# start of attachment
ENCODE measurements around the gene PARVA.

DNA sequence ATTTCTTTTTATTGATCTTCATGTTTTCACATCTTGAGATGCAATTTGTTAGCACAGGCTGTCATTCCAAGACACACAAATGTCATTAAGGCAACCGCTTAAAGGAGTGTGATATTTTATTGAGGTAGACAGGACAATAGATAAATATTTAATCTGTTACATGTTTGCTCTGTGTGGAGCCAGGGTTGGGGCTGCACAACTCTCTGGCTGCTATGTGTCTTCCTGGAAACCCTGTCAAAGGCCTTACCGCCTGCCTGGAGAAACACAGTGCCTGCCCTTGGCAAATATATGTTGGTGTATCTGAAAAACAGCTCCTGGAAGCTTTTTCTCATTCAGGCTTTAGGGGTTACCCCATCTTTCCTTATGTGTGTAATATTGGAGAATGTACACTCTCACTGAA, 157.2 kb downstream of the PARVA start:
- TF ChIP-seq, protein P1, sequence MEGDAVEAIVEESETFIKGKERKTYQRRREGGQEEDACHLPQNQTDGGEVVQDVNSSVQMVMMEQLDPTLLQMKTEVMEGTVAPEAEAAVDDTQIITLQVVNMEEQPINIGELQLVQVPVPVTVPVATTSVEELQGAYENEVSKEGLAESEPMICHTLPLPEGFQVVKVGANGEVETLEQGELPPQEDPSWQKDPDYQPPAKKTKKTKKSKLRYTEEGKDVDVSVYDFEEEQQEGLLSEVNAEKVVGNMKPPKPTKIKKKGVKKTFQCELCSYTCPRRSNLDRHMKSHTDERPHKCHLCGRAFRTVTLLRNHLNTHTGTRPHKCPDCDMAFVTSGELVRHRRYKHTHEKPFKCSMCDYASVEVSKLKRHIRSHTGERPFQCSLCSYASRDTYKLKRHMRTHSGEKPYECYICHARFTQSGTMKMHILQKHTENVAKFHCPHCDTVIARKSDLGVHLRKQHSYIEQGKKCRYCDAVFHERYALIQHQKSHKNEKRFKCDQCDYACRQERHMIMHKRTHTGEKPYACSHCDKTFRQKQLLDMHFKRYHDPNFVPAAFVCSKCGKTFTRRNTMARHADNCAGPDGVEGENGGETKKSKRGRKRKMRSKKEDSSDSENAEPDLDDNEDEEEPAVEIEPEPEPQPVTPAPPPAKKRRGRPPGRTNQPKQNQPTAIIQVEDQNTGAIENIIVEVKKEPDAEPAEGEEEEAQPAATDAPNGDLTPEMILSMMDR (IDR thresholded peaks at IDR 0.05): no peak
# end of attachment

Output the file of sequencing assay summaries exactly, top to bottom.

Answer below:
ENCODE measurements around the gene PARVA.

DNA sequence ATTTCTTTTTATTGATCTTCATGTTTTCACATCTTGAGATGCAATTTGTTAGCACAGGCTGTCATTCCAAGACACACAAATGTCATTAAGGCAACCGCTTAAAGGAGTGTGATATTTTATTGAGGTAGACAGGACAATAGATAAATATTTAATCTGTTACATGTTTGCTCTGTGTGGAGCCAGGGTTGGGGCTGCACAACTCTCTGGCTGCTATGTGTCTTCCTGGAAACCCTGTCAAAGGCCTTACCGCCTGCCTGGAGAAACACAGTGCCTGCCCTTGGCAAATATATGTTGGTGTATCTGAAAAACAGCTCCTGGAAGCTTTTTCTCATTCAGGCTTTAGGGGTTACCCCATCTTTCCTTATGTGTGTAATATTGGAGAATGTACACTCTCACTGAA, 157.2 kb downstream of the PARVA start:
- TF ChIP-seq, protein P1, sequence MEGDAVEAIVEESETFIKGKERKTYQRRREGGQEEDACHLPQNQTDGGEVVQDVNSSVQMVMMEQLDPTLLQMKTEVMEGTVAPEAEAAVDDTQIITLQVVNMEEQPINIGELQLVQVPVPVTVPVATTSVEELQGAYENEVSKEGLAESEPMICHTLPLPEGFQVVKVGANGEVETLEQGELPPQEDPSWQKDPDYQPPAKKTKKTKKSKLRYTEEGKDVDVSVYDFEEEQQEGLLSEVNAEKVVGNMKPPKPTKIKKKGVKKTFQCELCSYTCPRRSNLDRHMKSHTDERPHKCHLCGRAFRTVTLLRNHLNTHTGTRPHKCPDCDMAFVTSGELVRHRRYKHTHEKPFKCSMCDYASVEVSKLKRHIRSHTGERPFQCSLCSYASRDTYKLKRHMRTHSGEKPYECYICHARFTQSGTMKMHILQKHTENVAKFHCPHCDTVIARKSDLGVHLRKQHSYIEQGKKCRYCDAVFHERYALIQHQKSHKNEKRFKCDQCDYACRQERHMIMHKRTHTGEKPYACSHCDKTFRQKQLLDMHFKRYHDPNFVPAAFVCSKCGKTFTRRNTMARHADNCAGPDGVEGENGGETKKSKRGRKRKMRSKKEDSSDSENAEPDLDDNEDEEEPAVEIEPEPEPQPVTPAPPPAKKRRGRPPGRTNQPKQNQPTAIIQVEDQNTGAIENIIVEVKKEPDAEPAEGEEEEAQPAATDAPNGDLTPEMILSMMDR (IDR thresholded peaks at IDR 0.05): no peak